A Simulation Assessment of Methods to Infer Cultural Transmission on Dark Networks

Published in: The Journal of Defense Modeling and Simulation, Volume 14, Issue 1 (January 2017), Pages 7-16. doi: 10.1177/1548512916679900

Posted on RAND.org on October 18, 2018

by Rouslan I. Karimov, Luke J. Matthews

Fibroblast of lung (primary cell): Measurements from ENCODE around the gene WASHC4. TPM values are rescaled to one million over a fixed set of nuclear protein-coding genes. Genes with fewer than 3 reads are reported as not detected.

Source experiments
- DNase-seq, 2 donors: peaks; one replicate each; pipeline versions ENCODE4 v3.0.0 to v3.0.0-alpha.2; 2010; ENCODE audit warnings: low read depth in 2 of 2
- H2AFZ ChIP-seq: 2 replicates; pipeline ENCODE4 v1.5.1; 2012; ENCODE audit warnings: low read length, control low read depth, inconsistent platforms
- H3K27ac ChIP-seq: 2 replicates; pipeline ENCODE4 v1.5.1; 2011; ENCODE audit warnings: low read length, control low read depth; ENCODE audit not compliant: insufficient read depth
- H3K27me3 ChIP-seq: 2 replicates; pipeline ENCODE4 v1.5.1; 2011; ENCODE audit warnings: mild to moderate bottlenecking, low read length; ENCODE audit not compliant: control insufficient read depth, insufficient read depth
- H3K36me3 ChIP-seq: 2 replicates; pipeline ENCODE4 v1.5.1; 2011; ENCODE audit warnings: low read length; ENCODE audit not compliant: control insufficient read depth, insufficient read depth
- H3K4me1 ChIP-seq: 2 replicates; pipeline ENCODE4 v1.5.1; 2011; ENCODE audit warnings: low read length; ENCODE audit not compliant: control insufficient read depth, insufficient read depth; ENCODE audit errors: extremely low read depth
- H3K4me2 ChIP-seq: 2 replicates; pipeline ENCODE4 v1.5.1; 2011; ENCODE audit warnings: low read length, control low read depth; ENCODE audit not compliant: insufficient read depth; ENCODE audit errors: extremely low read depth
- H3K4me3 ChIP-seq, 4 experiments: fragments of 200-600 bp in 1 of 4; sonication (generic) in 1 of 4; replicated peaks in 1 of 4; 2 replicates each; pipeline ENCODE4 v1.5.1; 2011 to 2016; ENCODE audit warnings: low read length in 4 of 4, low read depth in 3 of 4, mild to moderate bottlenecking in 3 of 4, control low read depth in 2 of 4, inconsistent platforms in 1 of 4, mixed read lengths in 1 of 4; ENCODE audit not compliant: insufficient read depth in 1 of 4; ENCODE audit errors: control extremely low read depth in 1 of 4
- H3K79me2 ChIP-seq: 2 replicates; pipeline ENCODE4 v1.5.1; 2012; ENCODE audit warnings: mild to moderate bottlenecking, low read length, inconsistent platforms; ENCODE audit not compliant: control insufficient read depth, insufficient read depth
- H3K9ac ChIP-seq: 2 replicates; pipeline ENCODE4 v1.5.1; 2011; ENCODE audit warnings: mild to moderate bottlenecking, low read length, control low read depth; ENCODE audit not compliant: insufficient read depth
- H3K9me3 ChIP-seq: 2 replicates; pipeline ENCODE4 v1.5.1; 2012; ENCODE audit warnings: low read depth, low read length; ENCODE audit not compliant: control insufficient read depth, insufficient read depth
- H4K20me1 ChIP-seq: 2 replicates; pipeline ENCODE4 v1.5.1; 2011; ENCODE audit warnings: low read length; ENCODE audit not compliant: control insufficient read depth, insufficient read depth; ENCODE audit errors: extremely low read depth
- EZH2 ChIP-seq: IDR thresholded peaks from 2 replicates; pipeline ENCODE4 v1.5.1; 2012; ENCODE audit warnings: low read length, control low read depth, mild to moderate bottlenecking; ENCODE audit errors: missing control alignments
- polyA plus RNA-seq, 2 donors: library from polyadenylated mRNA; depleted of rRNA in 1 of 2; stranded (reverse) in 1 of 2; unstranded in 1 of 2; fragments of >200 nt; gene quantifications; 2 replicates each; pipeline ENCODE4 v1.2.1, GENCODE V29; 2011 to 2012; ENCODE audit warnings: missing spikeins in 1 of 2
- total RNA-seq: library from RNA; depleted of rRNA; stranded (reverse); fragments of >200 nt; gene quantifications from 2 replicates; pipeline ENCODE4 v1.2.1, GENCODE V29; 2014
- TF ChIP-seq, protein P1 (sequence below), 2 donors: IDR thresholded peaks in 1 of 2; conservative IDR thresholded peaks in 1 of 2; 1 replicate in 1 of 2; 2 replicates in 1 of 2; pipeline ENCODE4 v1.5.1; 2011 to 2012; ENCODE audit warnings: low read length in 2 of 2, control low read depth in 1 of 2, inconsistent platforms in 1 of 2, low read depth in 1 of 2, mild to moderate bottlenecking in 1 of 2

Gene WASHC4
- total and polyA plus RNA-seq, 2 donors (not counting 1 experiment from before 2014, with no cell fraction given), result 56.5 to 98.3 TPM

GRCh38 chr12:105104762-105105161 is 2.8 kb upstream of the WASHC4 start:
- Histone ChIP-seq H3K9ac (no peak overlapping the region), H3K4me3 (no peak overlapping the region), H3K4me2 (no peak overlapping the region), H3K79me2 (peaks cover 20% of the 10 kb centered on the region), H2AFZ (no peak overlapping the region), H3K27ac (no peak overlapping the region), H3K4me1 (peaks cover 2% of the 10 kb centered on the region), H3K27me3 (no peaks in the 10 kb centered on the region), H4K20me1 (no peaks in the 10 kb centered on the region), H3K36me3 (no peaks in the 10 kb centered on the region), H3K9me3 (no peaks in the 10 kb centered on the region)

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The social transmission of beliefs, behaviors, and technologies is a central function of dark networks, just as it is in legitimate networks. One motivation for disrupting dark networks is to break the flow of information and learning. It is often unclear, however, which network should be targeted for disruption because individuals inhabit multiple and correlated networks, and the most relevant network for a given cultural process must be inferred from limited empirical data. Three analytic methods potentially are able to distinguish among alternative network diffusion processes: autoregression, dyadic regression with permutations, and dyadic regression with or random effects. All three rely on having measureable cultural outcomes and network or tree-like connections among the data points. We tested the ability of each method to infer cultural diffusion correctly within 4000 simulated datasets generated on two historical networks that linked violent and pacifist Anabaptist religious groups. Under both frequentist and Bayesian inference procedures, regression of dyadic matrices with random effects exhibited the best statistical performance. We found similar results in a more comprehensive search of the network parameter space that simulated both network structures and the diffusion of traits.

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